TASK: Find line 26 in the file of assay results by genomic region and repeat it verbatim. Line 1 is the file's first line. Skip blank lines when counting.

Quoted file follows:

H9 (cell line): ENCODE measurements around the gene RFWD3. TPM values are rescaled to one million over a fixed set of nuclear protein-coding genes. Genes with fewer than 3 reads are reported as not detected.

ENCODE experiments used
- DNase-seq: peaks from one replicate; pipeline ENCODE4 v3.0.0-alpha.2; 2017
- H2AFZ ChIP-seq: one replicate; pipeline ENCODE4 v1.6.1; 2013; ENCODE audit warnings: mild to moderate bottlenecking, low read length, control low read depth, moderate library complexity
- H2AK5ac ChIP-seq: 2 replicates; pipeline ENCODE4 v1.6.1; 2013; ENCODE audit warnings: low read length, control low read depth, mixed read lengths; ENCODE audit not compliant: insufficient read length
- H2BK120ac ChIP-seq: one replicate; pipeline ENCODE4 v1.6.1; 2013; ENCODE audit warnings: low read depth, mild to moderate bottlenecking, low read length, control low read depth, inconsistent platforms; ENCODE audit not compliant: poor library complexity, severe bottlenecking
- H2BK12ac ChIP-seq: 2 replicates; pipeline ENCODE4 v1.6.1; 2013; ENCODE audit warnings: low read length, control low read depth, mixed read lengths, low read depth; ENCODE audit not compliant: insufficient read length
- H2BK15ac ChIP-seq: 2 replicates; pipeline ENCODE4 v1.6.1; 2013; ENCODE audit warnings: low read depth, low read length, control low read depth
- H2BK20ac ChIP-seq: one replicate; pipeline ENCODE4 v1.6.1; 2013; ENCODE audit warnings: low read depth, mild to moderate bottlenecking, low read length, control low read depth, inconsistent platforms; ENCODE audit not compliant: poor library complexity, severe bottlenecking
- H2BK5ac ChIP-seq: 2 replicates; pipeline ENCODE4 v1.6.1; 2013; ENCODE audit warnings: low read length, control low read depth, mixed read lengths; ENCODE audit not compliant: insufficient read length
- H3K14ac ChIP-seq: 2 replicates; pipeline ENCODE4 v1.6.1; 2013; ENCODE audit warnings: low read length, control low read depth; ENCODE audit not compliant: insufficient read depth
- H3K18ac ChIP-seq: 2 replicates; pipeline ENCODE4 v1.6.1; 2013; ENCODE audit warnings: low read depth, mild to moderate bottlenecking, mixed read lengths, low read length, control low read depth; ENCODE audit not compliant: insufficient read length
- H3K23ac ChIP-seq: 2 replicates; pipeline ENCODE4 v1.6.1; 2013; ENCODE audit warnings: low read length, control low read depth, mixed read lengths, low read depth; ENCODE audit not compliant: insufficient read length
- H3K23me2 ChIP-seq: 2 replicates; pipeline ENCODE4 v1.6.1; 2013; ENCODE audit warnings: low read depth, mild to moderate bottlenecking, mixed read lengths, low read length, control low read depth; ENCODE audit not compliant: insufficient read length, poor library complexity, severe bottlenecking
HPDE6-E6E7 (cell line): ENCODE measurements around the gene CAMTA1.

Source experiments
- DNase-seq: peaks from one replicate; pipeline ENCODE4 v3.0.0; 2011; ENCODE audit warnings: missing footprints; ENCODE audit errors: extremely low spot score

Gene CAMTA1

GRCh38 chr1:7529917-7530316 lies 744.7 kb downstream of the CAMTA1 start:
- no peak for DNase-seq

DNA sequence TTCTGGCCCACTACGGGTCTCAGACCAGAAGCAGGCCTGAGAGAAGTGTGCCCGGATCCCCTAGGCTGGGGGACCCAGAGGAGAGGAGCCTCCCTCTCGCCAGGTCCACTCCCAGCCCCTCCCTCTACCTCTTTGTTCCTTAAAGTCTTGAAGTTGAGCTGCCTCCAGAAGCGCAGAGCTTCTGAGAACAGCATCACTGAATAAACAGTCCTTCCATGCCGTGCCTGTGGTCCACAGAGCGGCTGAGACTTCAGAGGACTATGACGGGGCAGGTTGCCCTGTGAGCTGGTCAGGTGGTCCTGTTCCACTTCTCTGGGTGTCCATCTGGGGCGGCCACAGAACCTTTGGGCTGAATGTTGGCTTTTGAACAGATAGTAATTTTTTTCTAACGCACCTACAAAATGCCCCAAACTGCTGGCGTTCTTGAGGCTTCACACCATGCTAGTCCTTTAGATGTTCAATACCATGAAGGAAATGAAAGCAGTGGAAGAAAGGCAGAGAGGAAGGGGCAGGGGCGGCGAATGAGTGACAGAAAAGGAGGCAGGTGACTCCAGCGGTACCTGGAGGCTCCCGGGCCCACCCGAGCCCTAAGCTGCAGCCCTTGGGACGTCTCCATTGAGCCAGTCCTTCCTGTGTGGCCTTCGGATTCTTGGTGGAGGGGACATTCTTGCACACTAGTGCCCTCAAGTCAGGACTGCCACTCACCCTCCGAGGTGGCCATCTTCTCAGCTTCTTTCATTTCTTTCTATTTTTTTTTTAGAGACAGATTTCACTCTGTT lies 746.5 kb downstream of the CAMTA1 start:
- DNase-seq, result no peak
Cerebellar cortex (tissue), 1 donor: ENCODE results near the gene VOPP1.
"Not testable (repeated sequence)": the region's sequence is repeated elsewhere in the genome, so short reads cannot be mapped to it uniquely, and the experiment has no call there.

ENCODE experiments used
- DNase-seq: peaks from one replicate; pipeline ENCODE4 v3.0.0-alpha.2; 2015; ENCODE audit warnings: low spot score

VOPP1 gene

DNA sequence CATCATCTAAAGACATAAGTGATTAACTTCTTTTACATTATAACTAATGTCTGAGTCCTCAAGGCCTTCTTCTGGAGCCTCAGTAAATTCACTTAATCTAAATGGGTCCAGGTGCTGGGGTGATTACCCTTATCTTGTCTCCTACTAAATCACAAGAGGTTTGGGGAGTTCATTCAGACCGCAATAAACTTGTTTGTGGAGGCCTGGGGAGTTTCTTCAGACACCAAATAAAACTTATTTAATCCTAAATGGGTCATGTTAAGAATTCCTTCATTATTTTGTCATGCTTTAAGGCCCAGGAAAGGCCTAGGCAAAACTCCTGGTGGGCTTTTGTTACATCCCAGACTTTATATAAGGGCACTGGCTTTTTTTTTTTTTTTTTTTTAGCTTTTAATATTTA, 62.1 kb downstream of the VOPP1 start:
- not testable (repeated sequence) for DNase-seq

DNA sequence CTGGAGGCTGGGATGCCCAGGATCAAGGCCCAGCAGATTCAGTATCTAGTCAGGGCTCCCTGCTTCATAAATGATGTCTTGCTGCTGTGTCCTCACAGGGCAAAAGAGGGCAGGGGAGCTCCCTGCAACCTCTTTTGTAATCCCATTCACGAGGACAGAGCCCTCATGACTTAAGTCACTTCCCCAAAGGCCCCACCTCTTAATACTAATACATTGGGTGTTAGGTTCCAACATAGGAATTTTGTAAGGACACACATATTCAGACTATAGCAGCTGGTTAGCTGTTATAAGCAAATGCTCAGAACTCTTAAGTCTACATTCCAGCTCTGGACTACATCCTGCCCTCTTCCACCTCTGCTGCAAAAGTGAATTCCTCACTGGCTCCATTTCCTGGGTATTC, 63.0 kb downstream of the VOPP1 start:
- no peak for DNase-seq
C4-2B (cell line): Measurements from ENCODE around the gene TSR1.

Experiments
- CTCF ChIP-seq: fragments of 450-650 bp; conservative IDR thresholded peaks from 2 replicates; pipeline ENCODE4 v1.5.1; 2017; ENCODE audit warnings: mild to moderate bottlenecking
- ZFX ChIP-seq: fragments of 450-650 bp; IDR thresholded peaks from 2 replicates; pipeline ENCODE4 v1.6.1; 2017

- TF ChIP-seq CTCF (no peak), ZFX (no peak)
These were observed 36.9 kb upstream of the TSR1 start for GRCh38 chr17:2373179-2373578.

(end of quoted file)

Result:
- DNase-seq: peaks from one replicate; pipeline ENCODE4 v3.0.0-alpha.2; 2015; ENCODE audit warnings: low spot score